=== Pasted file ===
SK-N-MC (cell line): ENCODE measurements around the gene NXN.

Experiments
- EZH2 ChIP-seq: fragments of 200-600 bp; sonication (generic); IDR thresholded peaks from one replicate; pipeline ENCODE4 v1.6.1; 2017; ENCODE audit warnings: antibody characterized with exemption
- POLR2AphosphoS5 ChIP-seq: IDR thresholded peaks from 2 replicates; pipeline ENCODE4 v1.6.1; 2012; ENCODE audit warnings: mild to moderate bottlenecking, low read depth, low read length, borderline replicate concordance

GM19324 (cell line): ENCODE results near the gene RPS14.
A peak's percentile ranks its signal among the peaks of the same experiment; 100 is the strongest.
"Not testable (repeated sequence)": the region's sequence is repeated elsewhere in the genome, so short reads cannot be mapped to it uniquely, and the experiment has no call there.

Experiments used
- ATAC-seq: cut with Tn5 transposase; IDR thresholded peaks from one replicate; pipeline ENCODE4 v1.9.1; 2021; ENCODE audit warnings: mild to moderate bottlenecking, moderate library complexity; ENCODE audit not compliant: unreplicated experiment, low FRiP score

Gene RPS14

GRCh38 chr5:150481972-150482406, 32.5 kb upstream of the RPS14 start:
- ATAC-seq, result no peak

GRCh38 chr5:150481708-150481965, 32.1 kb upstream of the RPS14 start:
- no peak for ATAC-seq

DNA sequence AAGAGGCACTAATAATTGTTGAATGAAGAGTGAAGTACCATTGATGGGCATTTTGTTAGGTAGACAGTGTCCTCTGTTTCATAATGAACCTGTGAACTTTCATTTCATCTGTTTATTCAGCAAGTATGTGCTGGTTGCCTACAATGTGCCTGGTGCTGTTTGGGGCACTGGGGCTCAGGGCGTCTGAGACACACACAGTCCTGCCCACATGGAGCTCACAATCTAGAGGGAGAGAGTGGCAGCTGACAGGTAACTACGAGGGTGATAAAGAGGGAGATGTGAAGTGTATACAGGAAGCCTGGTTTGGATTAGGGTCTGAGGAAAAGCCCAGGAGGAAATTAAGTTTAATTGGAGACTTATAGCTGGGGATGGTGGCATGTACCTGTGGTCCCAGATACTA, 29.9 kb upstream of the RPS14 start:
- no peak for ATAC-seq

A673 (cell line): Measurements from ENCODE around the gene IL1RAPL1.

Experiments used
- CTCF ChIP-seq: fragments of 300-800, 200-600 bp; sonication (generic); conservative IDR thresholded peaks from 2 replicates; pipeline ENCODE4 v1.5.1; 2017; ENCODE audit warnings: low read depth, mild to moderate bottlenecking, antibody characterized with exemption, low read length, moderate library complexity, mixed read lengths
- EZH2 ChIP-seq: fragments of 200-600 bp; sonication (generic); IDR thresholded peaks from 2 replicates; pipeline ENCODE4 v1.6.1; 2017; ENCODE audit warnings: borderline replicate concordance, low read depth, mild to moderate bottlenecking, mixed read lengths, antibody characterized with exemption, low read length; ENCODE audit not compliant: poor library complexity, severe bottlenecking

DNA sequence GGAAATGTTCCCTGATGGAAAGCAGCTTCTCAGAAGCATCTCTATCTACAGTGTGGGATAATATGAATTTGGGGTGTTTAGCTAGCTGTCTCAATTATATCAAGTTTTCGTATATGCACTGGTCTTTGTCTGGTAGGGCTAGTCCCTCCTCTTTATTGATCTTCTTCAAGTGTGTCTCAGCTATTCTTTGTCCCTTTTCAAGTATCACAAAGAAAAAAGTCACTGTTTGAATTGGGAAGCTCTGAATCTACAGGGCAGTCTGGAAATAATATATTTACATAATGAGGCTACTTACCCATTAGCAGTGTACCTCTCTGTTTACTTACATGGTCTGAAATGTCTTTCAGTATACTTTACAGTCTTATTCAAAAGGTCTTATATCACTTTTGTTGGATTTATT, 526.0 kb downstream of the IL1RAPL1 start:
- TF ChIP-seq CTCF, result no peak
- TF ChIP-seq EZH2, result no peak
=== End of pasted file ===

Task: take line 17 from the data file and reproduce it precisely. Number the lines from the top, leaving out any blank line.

A673 (cell line): Measurements from ENCODE around the gene IL1RAPL1.